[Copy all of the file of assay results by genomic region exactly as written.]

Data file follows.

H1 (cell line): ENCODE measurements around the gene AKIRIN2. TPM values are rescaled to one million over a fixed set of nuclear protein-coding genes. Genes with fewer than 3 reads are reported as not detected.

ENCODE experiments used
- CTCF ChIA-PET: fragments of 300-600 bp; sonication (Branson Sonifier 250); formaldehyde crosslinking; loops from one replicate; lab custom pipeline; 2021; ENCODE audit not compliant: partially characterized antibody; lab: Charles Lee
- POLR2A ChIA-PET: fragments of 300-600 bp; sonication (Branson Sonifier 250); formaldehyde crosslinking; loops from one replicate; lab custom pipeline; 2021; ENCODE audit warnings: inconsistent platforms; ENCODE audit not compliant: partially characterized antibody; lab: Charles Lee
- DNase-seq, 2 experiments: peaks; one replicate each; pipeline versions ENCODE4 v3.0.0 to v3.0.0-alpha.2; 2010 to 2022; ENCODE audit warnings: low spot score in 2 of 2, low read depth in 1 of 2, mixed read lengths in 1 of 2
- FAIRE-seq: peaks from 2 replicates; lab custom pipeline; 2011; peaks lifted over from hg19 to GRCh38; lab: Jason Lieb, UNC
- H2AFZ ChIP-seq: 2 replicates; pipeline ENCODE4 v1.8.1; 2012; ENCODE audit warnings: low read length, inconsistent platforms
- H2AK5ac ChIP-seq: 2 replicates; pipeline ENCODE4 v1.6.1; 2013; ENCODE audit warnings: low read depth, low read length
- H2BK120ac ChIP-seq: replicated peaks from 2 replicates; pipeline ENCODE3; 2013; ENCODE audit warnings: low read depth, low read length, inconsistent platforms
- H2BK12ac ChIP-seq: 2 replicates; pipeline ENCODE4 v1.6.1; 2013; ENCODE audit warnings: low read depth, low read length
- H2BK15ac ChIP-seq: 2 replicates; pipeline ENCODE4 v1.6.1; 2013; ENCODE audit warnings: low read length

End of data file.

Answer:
H1 (cell line): ENCODE measurements around the gene AKIRIN2. TPM values are rescaled to one million over a fixed set of nuclear protein-coding genes. Genes with fewer than 3 reads are reported as not detected.

ENCODE experiments used
- CTCF ChIA-PET: fragments of 300-600 bp; sonication (Branson Sonifier 250); formaldehyde crosslinking; loops from one replicate; lab custom pipeline; 2021; ENCODE audit not compliant: partially characterized antibody; lab: Charles Lee
- POLR2A ChIA-PET: fragments of 300-600 bp; sonication (Branson Sonifier 250); formaldehyde crosslinking; loops from one replicate; lab custom pipeline; 2021; ENCODE audit warnings: inconsistent platforms; ENCODE audit not compliant: partially characterized antibody; lab: Charles Lee
- DNase-seq, 2 experiments: peaks; one replicate each; pipeline versions ENCODE4 v3.0.0 to v3.0.0-alpha.2; 2010 to 2022; ENCODE audit warnings: low spot score in 2 of 2, low read depth in 1 of 2, mixed read lengths in 1 of 2
- FAIRE-seq: peaks from 2 replicates; lab custom pipeline; 2011; peaks lifted over from hg19 to GRCh38; lab: Jason Lieb, UNC
- H2AFZ ChIP-seq: 2 replicates; pipeline ENCODE4 v1.8.1; 2012; ENCODE audit warnings: low read length, inconsistent platforms
- H2AK5ac ChIP-seq: 2 replicates; pipeline ENCODE4 v1.6.1; 2013; ENCODE audit warnings: low read depth, low read length
- H2BK120ac ChIP-seq: replicated peaks from 2 replicates; pipeline ENCODE3; 2013; ENCODE audit warnings: low read depth, low read length, inconsistent platforms
- H2BK12ac ChIP-seq: 2 replicates; pipeline ENCODE4 v1.6.1; 2013; ENCODE audit warnings: low read depth, low read length
- H2BK15ac ChIP-seq: 2 replicates; pipeline ENCODE4 v1.6.1; 2013; ENCODE audit warnings: low read length